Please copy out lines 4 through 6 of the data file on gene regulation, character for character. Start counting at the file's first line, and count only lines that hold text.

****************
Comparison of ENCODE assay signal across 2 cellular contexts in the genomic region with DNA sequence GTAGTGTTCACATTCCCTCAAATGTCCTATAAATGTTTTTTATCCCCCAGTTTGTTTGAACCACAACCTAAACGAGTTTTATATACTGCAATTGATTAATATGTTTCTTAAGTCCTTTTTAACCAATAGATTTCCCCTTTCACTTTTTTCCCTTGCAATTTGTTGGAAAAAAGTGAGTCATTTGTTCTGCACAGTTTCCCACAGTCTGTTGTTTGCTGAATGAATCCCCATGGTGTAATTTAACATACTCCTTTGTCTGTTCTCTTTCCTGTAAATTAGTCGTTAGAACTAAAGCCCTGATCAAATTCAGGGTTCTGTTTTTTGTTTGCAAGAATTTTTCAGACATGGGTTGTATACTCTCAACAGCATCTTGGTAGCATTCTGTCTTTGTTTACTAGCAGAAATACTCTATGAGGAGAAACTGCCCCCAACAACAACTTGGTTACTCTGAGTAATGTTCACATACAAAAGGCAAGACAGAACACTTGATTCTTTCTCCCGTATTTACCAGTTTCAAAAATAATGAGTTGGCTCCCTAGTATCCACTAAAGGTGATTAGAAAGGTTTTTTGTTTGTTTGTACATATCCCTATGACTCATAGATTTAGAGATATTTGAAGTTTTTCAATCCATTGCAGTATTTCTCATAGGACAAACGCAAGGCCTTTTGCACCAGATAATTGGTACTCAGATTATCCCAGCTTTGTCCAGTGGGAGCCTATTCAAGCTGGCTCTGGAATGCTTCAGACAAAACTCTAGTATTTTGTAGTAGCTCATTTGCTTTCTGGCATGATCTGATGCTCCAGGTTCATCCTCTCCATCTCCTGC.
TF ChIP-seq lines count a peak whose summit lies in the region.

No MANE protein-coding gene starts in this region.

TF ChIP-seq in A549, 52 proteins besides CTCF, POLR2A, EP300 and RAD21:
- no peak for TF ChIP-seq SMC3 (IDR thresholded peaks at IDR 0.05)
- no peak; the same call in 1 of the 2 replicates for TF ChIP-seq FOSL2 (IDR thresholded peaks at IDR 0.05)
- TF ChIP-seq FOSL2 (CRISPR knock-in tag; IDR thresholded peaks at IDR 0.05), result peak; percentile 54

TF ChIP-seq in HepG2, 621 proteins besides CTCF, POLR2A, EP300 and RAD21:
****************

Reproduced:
TF ChIP-seq in A549, 52 proteins besides CTCF, POLR2A, EP300 and RAD21:
- no peak for TF ChIP-seq SMC3 (IDR thresholded peaks at IDR 0.05)
- no peak; the same call in 1 of the 2 replicates for TF ChIP-seq FOSL2 (IDR thresholded peaks at IDR 0.05)